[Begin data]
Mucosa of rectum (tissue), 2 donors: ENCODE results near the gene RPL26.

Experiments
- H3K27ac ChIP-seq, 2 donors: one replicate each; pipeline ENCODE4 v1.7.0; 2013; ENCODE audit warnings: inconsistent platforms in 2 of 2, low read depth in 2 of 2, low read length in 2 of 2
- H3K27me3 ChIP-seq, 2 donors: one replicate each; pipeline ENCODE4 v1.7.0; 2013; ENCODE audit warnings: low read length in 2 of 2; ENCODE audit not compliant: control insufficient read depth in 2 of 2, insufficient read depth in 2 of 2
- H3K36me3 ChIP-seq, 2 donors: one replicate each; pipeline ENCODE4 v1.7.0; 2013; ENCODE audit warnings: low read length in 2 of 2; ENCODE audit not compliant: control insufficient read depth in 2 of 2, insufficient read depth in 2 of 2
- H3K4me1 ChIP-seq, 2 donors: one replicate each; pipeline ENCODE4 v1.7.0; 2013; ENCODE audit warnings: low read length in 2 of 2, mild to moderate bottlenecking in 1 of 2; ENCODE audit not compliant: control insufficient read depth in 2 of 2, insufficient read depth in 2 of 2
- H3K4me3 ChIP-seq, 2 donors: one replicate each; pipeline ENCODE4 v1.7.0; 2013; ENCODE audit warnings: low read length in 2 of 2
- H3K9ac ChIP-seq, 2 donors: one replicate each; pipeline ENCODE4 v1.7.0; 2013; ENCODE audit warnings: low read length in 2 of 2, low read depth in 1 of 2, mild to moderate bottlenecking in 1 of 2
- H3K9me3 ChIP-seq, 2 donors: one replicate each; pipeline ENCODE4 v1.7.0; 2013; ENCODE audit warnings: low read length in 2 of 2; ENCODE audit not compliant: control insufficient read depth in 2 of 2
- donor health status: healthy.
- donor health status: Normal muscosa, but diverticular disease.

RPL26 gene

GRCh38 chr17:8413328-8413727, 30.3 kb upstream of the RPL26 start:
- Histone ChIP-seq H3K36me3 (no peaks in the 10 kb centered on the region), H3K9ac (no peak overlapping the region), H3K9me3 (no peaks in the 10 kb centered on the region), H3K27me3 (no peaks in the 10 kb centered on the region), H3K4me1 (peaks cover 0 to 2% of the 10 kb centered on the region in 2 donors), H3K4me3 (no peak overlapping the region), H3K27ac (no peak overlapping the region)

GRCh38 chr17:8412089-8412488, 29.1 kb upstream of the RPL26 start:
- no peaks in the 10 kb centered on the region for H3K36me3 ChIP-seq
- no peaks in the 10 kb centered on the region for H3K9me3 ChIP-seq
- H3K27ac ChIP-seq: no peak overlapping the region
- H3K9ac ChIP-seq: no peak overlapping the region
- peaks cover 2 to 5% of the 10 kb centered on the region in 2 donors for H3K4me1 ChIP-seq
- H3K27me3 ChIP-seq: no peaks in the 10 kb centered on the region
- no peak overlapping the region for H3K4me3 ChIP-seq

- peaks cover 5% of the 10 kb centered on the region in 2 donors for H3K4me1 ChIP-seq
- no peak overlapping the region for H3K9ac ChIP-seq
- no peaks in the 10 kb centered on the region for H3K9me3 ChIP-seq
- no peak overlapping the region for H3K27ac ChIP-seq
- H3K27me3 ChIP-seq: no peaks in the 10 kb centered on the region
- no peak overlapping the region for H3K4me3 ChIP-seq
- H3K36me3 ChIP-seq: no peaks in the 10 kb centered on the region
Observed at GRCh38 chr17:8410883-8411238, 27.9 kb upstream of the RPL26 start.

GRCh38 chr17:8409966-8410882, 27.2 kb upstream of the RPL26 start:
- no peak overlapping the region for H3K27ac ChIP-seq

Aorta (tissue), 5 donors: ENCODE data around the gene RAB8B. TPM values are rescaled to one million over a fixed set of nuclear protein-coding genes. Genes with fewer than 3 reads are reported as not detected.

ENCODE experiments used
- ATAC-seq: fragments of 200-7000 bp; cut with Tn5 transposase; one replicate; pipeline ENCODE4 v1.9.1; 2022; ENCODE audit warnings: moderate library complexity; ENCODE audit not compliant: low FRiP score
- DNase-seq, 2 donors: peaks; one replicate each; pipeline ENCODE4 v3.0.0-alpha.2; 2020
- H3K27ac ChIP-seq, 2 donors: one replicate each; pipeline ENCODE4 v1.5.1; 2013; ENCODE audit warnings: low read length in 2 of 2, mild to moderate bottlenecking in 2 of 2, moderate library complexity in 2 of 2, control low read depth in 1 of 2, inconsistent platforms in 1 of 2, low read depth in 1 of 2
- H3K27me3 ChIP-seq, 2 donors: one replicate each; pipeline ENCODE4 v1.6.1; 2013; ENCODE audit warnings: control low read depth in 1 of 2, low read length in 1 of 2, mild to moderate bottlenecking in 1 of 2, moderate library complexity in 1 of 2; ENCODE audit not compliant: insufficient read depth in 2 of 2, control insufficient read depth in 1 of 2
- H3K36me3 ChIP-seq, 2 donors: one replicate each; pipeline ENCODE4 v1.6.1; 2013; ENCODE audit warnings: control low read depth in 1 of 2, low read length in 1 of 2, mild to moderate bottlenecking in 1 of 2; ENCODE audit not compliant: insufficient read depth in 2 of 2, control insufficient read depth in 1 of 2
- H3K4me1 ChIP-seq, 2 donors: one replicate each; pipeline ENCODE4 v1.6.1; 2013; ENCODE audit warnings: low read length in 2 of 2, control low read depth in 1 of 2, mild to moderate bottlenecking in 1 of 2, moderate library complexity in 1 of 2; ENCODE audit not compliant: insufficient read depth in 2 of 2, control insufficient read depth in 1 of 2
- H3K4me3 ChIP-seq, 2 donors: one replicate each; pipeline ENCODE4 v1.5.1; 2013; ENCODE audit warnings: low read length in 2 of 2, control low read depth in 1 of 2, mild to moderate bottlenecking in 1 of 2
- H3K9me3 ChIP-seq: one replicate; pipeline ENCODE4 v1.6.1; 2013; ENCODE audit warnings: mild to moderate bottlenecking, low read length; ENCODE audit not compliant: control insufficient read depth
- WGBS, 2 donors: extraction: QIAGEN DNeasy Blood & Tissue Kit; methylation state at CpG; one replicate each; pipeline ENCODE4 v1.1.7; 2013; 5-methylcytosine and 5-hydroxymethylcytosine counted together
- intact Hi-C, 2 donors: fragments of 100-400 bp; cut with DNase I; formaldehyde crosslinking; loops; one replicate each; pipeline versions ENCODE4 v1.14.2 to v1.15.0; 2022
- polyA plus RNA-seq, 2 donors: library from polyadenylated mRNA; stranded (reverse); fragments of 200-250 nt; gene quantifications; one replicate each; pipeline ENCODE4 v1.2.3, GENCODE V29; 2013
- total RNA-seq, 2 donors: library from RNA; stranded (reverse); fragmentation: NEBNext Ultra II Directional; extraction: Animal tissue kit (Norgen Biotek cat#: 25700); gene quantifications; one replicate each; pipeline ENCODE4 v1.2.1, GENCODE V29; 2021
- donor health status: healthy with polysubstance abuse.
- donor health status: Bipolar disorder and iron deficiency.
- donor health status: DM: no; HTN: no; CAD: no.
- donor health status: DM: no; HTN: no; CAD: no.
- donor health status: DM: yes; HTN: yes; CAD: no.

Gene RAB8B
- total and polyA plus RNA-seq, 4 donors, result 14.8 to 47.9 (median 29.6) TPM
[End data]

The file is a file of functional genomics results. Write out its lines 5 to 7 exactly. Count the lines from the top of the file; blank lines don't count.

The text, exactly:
- H3K36me3 ChIP-seq, 2 donors: one replicate each; pipeline ENCODE4 v1.7.0; 2013; ENCODE audit warnings: low read length in 2 of 2; ENCODE audit not compliant: control insufficient read depth in 2 of 2, insufficient read depth in 2 of 2
- H3K4me1 ChIP-seq, 2 donors: one replicate each; pipeline ENCODE4 v1.7.0; 2013; ENCODE audit warnings: low read length in 2 of 2, mild to moderate bottlenecking in 1 of 2; ENCODE audit not compliant: control insufficient read depth in 2 of 2, insufficient read depth in 2 of 2
- H3K4me3 ChIP-seq, 2 donors: one replicate each; pipeline ENCODE4 v1.7.0; 2013; ENCODE audit warnings: low read length in 2 of 2